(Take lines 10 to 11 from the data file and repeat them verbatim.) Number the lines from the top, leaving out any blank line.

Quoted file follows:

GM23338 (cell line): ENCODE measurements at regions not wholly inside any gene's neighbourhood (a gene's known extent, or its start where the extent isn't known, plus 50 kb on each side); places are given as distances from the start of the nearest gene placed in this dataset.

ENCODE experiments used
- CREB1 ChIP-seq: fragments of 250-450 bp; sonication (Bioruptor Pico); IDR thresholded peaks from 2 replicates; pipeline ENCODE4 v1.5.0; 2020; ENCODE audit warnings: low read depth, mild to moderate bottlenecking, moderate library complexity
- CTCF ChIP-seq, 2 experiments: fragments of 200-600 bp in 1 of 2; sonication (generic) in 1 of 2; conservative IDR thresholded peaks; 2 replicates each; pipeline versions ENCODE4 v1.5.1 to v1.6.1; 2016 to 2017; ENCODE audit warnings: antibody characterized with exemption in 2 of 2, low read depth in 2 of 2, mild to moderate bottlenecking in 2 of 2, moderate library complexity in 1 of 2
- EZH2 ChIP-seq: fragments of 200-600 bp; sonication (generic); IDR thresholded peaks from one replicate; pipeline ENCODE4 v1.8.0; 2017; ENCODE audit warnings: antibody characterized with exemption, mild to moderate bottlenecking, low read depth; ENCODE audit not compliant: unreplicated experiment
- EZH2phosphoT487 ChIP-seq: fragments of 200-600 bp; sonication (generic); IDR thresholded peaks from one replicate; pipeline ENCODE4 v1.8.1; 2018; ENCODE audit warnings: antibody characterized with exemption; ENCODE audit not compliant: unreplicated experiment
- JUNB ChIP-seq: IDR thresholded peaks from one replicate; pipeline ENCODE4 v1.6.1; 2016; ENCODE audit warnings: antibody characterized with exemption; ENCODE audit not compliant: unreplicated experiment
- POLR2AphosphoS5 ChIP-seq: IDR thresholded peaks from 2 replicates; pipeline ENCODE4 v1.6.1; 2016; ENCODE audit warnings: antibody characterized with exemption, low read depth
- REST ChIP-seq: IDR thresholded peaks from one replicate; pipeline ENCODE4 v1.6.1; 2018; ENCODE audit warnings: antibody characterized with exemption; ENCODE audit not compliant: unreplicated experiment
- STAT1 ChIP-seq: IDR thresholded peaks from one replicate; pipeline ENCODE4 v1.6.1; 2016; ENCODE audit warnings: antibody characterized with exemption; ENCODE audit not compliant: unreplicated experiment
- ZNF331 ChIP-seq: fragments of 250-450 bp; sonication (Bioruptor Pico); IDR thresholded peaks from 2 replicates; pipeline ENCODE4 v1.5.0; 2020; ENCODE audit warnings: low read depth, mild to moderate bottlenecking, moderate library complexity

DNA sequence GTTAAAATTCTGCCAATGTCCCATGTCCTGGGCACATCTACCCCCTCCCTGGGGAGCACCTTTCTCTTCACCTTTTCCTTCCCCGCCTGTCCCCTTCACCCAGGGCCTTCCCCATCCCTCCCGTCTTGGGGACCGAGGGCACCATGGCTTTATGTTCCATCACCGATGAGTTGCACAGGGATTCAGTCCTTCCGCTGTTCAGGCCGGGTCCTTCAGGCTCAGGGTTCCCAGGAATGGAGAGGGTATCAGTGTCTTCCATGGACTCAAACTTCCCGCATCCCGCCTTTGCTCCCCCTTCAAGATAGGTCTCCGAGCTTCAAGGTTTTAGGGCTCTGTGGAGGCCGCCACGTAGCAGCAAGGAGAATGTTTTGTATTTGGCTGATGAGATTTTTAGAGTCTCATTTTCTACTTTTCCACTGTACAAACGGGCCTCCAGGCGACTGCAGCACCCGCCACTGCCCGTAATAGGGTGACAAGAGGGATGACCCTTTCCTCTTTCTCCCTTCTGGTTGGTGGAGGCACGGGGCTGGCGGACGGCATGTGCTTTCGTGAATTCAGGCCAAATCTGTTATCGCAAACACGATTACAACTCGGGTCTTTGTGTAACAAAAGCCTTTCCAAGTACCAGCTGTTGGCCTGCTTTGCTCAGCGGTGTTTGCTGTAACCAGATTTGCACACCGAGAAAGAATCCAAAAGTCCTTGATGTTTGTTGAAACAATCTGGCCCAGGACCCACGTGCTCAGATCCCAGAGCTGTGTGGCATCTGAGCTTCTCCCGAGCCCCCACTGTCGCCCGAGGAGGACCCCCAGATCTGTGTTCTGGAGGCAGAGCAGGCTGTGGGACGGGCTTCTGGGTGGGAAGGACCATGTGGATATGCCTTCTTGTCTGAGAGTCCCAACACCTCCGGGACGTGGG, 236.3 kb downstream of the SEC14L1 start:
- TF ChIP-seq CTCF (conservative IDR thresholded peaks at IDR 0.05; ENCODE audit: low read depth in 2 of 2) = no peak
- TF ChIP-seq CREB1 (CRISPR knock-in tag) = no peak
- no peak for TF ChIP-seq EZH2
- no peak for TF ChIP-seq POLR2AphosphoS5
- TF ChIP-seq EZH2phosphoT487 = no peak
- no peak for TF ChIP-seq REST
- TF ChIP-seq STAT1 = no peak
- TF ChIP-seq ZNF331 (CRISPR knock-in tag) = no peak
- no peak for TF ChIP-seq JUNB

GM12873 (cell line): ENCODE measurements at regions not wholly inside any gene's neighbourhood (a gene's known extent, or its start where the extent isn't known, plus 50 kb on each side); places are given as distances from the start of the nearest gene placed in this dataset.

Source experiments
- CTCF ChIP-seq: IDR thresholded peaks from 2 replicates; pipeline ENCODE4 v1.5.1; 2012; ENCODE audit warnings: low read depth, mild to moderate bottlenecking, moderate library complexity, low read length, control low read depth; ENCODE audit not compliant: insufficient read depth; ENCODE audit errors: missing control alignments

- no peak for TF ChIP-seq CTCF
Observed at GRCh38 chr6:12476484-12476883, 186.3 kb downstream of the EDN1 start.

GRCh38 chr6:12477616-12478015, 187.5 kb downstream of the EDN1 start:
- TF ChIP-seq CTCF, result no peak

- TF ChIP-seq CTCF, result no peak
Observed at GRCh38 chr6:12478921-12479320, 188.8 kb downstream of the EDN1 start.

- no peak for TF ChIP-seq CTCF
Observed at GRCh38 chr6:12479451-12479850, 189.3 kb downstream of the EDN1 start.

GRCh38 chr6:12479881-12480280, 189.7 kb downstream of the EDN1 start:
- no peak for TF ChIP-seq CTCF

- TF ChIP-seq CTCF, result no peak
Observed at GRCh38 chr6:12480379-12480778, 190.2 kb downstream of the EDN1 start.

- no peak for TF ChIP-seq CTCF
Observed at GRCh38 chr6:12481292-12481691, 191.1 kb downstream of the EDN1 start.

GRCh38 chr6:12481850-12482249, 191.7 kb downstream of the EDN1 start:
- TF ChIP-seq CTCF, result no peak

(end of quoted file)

- STAT1 ChIP-seq: IDR thresholded peaks from one replicate; pipeline ENCODE4 v1.6.1; 2016; ENCODE audit warnings: antibody characterized with exemption; ENCODE audit not compliant: unreplicated experiment
- ZNF331 ChIP-seq: fragments of 250-450 bp; sonication (Bioruptor Pico); IDR thresholded peaks from 2 replicates; pipeline ENCODE4 v1.5.0; 2020; ENCODE audit warnings: low read depth, mild to moderate bottlenecking, moderate library complexity